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SIGNING DAY | Aikens inks with Air Force

North Pulaski's Joe Aikens Chad Matchett photoBuy Photo
North Pulaski's Joe Aikens Chad Matchett photo
North Pulaski's Joe Aikens Chad Matchett photoBuy Photo
North Pulaski's Joe Aikens Chad Matchett photo

Two things North Pulaski senior guard Joe Aikens has wanted to do since he was little is play basketball at a Division I school and become a pilot. Those two dreams united last Friday when Aikens (6-4, 180) signed a national letter-of-intent to play basketball at the Air Force Academy in Colorado Springs.

“It’s pretty exciting for a player like him in our program,” North Pulaski Coach Roy Jackson said. “They (coaches at Air Force) liked his guard play, athletic ability and high basketball IQ.”

Aikens said since his mom, Joanne, is a flight attendant, he has seen, heard and been around planes. That led him to showing an interest in being a pilot. On the other hand, his father, James, is retired Air Force and has worked with Aikens most nights at the Little Rock Air Force Base gym. James’ desire is for Aikens to play in the NBA.

“I committed to a great college, and all the hard work and late nights in the gym paid off,” Aikens said. “Once I was offered last June, I thought about it and decided it was the best place for me.”

Aiken, who averaged 13 points a game, six rebounds and five assists last year, was noticed by the Academy when he was a sophomore playing AAU ball at The Real Deal on the Hill in Little Rock. The coaches came to him and said the needed to get a 24 on the ACT. After three attempts and getting 23s, he finally scored the 24 and then contacted the coaches to let them know. Last summer, Aikens was invited to a camp at the Academy, and two days later, assistant Coach Silvey Dominguez offered.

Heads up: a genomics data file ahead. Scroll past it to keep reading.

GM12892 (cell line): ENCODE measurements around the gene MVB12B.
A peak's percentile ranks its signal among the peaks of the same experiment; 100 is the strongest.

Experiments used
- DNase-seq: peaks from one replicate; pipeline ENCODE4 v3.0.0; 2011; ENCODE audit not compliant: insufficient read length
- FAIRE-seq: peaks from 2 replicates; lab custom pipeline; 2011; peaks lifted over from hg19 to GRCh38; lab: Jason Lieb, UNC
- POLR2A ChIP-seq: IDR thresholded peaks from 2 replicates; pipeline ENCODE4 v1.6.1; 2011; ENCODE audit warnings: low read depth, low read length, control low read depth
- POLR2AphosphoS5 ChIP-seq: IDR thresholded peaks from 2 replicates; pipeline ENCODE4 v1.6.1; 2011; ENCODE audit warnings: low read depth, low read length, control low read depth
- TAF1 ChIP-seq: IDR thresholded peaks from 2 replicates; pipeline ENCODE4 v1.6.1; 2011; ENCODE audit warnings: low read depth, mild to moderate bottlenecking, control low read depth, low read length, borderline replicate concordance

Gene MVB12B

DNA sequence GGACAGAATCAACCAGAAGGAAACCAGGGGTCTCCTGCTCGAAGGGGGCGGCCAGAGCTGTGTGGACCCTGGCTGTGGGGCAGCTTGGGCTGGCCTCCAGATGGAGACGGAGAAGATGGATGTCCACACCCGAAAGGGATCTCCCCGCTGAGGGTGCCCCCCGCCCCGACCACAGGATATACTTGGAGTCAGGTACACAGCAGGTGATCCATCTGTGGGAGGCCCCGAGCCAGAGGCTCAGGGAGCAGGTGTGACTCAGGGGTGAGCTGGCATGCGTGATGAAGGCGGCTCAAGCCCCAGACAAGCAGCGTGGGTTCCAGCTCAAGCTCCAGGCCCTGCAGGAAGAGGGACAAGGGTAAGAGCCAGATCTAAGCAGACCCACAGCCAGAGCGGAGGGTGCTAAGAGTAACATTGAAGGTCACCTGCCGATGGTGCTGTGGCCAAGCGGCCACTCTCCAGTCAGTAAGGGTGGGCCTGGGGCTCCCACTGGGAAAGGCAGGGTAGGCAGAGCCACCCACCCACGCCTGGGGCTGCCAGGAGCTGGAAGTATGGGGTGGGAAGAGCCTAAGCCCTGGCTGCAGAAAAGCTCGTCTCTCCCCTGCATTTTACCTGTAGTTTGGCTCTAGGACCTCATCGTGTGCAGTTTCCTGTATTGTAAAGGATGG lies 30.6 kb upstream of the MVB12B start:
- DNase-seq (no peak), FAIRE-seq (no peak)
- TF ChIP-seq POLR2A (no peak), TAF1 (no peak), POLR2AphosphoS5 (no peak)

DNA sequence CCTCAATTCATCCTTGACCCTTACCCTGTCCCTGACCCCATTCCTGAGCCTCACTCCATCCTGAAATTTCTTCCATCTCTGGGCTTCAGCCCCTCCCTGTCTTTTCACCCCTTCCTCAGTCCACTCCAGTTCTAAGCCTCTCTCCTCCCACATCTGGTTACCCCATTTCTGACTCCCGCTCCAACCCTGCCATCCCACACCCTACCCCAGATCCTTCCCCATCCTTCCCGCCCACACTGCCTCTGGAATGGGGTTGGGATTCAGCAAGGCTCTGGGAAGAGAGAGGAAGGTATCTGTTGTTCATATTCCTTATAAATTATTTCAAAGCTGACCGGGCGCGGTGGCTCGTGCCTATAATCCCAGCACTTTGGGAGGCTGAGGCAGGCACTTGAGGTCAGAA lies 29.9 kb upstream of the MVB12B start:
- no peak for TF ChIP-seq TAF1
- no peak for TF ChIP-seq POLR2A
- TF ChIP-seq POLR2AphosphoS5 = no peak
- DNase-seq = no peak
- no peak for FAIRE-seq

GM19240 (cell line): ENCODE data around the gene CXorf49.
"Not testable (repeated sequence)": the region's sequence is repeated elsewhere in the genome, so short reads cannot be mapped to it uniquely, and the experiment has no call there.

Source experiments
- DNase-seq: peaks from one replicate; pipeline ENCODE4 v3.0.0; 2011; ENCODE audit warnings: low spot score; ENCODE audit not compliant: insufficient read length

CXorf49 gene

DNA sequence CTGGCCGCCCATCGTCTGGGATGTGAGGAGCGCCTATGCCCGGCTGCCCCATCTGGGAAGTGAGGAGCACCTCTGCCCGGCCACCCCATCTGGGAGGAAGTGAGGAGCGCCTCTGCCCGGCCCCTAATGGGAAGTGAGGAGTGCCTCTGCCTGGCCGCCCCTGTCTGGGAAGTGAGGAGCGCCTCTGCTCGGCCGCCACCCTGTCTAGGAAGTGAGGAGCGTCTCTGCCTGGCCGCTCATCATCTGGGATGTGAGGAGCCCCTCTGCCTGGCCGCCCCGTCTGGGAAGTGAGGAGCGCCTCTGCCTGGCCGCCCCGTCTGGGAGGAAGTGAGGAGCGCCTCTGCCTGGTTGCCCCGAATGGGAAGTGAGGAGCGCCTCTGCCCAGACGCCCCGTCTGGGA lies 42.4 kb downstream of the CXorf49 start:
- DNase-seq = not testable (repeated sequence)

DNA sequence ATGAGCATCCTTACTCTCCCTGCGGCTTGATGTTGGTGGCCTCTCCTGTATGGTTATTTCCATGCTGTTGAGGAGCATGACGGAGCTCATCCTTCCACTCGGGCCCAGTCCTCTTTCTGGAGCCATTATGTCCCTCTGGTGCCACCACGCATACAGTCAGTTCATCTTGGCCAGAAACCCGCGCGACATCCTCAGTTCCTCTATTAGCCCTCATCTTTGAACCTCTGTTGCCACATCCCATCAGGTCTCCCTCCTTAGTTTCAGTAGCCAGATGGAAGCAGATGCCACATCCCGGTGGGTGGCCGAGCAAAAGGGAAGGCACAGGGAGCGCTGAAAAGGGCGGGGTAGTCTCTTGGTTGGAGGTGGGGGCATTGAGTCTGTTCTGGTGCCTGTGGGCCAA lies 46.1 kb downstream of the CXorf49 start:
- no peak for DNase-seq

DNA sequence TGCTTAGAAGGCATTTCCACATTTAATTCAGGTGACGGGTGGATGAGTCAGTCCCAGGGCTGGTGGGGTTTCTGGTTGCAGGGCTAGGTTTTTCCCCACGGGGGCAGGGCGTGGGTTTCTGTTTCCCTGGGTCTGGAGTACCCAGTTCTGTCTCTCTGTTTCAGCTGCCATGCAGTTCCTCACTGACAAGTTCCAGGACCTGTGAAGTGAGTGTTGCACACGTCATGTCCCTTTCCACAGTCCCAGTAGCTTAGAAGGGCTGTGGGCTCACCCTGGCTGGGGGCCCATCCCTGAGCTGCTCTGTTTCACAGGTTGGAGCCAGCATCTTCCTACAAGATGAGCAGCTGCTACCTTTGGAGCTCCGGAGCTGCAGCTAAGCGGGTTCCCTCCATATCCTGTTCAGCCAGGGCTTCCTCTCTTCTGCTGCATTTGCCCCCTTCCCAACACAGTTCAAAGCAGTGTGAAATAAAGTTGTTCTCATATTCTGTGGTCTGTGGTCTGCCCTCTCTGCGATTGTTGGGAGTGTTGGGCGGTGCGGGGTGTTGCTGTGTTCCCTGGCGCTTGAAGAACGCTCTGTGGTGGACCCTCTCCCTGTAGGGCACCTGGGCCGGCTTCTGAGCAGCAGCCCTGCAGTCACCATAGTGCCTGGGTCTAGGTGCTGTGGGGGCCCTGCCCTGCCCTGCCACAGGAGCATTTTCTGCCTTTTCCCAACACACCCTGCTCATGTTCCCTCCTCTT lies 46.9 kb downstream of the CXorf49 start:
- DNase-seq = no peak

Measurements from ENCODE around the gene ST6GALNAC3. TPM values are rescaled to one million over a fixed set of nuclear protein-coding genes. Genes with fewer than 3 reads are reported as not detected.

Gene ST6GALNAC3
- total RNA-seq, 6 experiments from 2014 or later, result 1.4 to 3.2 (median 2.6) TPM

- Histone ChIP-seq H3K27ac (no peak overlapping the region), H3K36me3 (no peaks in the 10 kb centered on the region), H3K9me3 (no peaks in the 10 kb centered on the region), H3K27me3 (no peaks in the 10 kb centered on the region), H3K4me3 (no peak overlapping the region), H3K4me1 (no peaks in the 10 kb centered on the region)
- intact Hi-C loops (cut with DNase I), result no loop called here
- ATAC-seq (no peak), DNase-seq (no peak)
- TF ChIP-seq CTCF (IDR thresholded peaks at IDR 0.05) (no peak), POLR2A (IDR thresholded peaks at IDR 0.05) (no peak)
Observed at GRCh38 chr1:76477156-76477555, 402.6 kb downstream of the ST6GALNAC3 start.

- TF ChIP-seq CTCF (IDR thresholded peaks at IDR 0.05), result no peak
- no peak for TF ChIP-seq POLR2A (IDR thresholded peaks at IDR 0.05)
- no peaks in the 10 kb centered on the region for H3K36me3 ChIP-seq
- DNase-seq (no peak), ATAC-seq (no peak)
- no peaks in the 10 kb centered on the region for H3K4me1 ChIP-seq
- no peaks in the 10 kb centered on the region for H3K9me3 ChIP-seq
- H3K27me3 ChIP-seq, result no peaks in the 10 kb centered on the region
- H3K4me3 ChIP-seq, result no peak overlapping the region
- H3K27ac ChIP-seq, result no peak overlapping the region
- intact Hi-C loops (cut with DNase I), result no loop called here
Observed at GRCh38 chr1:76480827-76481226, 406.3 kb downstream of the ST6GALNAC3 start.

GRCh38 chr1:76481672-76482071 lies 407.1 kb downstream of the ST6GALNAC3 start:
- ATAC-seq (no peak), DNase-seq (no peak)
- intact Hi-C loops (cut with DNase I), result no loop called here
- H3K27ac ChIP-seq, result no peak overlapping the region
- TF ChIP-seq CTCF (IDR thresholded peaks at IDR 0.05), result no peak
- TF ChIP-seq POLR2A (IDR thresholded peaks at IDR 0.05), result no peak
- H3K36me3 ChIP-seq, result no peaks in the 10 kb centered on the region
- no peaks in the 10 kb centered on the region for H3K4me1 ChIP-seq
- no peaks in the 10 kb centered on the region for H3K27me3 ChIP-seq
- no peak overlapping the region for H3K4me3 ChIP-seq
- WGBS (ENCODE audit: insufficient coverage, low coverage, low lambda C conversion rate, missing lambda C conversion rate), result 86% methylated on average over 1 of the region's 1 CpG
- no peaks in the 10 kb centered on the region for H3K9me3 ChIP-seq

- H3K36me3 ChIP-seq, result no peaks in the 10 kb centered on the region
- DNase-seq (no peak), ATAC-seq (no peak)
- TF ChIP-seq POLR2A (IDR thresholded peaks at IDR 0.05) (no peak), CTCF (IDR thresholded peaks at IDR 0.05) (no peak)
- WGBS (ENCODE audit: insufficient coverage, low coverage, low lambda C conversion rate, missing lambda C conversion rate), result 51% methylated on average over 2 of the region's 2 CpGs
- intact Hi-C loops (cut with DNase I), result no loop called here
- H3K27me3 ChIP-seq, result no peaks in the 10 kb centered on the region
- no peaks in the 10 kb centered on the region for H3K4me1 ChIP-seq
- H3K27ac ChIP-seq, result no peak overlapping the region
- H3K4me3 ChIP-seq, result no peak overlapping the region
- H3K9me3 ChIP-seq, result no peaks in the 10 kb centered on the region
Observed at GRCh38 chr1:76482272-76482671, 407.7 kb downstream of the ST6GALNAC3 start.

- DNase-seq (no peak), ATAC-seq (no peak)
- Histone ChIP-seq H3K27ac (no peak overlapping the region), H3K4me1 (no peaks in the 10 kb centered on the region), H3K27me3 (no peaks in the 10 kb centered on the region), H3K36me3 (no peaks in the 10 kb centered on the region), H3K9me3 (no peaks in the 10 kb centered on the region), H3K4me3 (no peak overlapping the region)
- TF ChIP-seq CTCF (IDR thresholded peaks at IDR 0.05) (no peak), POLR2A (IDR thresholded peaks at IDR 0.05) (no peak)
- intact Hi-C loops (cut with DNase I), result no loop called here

“They liked that I can drive and penetrate and kick out or shoot the pull-up jumper,” Aikens said. “The one thing they told me is I need to work on my 3-point shot.”

Although Aikens scored the 24 on the ACT the Academy required, his GPA is still not where it should be. So, he will enter the Prep School for the first year. While enrolled in this school, he will get to play on a competitive basketball team. After his freshman and sophomore years, Aikens will have a decision to make. It is during the junior year when cadets have to decide if they going to make a five-year commitment to the Air Force. He hopes he doesn’t have to make that decision, as his next dream is to play in the NBA.

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